Liz wrote on January 13th, 2011
  5. Please,..Who is the female bodybuilder freak you link (this) to?

    Sheryl Blystone wrote on March 23rd, 2011
    • Why do you so rudely even care?

      Annie wrote on March 30th, 2011
  6. All women are not the same. In general women will not bulk out like men since it’s not genetically possible. I’m 5’3″, 115 lbs, and lift considerably heavy weights for someone my size and I haven’t bulked out at all, in fact, it’s made me leaner. However, I have a female acquaintance who claims she cannot lift heavy weights because she actually does bulk up. She finds it very hard to lose weight because she’s so weary doing any kind of resistance training. I’m suspecting she must have some kind of hormonal imbalance issues. So, my point is, it’s very possible for some women to actually bulk out from lifting – but for the rest of us, it can only do us good.

    Monica wrote on April 18th, 2011
    • It’s very true. It’s really not that uncommon for women to have elevated levels of testosterone. My aunt for example had difficulties getting pregnant because of it.

      I for one tend to ‘bulk up’ as well, but I don’t have issues with it. Either way it’s better to have muscles than to end up like a half-starved runway model.

      Dey wrote on February 4th, 2012
      • I have that problem… I can gain muscle at a rapid pace… almost the same as the rate I can gain fat. And I struggle to lose both, but they always seem to go hand in hand. Very hard to get into a healthy weight range (especially waist circumference…I seem to always be waaaaaay to thick around the middle).

        Krissy wrote on February 17th, 2014
  7. I love strength training. Who wouldn’t want to be stronger? Squats have really given me great muscle definition on the thighs and prevented my bum from going flat.But I have not been able to convince any female friends to try the upper body stuff. They are scared of it but I don’t want spindly little arms. Weight training gives you shape and has actually enhanced the waist-hip ratio for me. I never had curves at all; now I’ve got a nice chunky bum and curve around the hips and my tummy has shrunk. I never thought I would have the beginnings of muscle definition in my stomach. I was the only girl in the weights area at my old gym and I just copied what I saw the men doing.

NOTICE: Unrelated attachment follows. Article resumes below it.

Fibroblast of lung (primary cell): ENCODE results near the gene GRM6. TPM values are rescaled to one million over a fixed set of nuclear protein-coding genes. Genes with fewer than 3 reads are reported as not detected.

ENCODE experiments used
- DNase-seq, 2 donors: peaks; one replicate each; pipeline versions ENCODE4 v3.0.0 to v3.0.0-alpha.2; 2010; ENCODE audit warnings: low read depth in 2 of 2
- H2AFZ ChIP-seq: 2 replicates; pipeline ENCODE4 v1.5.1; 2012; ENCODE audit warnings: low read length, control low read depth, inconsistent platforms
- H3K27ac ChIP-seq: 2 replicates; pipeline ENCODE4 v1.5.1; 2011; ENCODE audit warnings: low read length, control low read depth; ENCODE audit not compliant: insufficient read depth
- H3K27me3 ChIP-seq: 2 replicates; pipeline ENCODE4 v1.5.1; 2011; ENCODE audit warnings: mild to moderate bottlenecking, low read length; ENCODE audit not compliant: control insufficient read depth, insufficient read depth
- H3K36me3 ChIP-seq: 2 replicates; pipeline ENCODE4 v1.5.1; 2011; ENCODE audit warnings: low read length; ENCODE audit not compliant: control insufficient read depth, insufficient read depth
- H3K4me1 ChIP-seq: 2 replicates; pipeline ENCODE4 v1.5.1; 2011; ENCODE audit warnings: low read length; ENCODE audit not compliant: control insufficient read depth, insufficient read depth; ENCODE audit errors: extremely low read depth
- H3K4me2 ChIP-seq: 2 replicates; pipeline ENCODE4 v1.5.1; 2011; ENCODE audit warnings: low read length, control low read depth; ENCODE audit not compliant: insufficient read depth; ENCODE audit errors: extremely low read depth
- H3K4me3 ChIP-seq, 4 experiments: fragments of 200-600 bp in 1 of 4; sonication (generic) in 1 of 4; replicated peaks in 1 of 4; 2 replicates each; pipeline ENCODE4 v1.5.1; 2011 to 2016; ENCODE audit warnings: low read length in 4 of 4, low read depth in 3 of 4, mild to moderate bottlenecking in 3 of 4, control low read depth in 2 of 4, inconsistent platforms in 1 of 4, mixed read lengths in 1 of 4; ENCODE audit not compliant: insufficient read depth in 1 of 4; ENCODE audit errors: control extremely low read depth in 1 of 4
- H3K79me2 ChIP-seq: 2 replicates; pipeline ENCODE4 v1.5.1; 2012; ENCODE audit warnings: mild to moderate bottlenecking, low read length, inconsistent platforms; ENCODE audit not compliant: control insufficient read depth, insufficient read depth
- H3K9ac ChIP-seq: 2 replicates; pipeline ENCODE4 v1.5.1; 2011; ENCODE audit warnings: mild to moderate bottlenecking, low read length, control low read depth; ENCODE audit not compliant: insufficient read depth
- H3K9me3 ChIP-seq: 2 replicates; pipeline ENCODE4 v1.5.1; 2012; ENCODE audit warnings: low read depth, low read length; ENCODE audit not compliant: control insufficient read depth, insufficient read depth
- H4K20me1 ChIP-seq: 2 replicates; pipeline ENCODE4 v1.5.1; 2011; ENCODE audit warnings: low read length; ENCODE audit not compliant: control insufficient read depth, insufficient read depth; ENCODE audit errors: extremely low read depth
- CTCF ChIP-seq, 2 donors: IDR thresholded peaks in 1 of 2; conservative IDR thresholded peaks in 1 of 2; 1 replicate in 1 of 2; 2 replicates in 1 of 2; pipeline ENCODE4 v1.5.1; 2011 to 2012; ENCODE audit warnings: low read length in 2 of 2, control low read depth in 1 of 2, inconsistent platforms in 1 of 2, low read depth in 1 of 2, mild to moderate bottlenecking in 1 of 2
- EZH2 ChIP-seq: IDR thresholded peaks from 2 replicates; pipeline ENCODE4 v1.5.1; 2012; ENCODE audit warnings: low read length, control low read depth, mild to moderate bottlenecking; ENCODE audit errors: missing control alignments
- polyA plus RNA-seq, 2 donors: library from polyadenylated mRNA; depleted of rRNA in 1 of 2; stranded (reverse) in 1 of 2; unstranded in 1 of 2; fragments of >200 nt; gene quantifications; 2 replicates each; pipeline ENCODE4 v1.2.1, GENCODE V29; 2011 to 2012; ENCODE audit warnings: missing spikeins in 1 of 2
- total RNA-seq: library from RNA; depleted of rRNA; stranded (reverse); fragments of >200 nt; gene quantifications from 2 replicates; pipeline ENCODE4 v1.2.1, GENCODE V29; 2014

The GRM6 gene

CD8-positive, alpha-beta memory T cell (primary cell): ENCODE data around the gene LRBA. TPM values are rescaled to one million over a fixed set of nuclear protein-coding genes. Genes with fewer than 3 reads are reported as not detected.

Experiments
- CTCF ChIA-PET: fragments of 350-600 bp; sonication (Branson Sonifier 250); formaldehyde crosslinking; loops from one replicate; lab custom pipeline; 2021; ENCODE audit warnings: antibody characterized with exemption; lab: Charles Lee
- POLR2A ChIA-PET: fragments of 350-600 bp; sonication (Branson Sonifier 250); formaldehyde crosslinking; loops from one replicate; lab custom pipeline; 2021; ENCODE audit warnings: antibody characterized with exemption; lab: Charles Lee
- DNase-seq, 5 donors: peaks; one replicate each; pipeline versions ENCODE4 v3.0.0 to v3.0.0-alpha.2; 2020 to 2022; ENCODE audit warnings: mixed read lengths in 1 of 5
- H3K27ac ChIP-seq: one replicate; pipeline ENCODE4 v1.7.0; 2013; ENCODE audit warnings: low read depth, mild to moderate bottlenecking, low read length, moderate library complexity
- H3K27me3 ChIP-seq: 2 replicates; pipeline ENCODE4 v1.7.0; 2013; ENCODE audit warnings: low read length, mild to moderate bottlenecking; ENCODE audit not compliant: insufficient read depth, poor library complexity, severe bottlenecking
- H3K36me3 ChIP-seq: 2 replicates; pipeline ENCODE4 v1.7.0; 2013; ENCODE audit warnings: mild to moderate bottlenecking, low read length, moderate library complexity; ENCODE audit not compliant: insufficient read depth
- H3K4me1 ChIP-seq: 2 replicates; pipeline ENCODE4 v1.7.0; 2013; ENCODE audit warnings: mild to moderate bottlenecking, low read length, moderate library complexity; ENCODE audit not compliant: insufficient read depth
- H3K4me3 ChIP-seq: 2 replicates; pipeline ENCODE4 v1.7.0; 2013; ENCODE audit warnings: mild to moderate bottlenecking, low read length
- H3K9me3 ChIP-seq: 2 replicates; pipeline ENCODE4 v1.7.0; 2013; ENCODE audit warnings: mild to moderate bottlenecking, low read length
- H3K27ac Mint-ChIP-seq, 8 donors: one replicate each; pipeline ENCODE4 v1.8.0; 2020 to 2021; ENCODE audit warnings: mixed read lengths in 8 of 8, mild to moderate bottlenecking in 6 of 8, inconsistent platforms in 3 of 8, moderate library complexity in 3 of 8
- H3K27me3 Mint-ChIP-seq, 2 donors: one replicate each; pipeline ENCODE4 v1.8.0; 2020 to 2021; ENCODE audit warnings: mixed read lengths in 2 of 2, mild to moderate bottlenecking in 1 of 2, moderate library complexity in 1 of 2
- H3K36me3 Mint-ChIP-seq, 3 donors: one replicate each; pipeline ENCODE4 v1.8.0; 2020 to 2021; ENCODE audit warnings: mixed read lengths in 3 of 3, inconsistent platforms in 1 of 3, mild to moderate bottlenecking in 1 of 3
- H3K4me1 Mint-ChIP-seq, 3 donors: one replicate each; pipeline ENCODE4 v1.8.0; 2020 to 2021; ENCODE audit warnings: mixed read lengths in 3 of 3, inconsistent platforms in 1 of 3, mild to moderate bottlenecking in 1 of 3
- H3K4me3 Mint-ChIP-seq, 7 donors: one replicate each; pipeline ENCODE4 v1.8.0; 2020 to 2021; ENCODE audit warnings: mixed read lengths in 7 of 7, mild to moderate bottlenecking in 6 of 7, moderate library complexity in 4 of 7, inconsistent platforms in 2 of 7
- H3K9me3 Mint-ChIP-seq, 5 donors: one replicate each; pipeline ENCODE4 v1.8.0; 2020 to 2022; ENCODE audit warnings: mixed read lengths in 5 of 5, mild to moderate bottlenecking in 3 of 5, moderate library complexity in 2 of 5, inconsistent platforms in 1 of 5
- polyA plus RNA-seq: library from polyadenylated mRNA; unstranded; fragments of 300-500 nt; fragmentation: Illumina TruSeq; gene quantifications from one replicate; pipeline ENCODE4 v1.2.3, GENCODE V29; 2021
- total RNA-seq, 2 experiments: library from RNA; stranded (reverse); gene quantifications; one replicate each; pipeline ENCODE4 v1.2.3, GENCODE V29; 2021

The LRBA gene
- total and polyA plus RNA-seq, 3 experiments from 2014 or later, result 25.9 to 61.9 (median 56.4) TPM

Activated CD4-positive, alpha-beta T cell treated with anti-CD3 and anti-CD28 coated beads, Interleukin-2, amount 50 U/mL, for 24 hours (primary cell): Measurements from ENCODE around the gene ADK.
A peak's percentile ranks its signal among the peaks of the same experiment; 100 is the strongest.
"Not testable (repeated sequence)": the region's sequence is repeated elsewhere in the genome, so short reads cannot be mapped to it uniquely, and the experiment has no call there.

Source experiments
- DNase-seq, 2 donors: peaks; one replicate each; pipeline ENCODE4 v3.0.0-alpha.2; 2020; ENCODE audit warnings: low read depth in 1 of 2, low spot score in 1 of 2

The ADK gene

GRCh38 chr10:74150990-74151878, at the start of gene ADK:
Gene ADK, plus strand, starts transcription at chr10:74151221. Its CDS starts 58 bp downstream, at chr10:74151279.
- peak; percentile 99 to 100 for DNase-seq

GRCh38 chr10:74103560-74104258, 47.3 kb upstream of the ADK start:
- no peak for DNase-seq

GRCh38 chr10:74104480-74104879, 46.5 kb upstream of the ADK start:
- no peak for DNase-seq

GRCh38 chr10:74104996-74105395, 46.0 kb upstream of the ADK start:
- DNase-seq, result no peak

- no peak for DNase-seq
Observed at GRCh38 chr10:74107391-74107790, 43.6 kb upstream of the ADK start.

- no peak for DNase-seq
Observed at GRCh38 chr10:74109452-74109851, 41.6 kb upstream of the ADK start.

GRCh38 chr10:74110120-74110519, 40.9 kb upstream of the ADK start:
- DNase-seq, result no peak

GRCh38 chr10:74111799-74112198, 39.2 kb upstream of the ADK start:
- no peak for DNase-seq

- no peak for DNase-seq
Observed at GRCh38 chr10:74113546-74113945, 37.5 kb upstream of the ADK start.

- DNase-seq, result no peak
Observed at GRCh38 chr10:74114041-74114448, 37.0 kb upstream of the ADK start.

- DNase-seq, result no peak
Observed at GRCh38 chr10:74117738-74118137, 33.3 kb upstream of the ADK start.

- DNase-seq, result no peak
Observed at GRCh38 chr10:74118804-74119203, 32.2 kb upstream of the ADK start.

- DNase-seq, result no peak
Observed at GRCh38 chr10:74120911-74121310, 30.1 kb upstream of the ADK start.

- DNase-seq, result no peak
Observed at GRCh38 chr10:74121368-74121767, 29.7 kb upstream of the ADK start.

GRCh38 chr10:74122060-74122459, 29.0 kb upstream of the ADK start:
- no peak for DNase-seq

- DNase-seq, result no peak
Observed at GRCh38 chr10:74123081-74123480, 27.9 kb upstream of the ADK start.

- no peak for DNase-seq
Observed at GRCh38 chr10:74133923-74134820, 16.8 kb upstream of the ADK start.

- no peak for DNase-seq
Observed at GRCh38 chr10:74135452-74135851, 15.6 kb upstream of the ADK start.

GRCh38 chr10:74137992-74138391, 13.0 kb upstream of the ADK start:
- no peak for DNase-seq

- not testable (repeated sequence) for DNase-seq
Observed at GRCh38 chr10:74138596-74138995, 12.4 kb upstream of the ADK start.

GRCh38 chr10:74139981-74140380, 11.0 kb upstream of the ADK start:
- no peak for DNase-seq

Polecatz wrote on April 29th, 2011
  8. Explain Serena Williams!!!

    Jenell wrote on May 14th, 2011
  9. Doesn’t matter what you show them. I like to show my lady friends that are worried about “bulking up” pics/footage of Yoon-Jin Hee because she in particular has a lovely feminine form. Doesn’t help to sway them though. They even think she is “too bulky” but guaranteed if they didn’t know she was a strength athlete they wouldn’t say that.

    The only fundamental difference between men and women…men respond favorably to logical arguments!

    Will wrote on May 21st, 2011
  10. It will take courage to lead an existence. Any life.

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    Dennis Vogt wrote on October 25th, 2011
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    Strength training program weight loss wrote on December 6th, 2011
  13. Hate to break it you, folks, but no one is going to take up heavy lifting. Oh, maybe some will try it, but they’ll go back to lighter routines very quickly. That goes for both men and women. Heavy lifting is difficult, its draining, and unless needed for a specific reason (sports?), squating with max weights is the last thing any girl (or guy, now) is going to do to tone her/his flabby ass. Not when they can walk for an hour, do some light lunges, then get a massage.

    Times change.


    bob wrote on January 19th, 2012
  14. I have a question. I have been doing Crossfit 4 X week for 9 weeks now. My pants are tighter in the thighs but I am not fatter. They are a minor amount tighter in the waist but my bulge over the top of the waist band is gone. So my question is, obviously my thighs have gotten bigger from muscle but I have not started to necessarily burn the fat on them yet. When will I see this happen? I am getting frustrated with my pants being tighter. Also, I am following the GAPS diet and I have been on Phase 1 of the intro for 5 weeks.

    Alicia wrote on February 2nd, 2012
  15. Add to all of the other benefits that weightlifting is very good for women’s bones.

    Olivia wrote on March 27th, 2012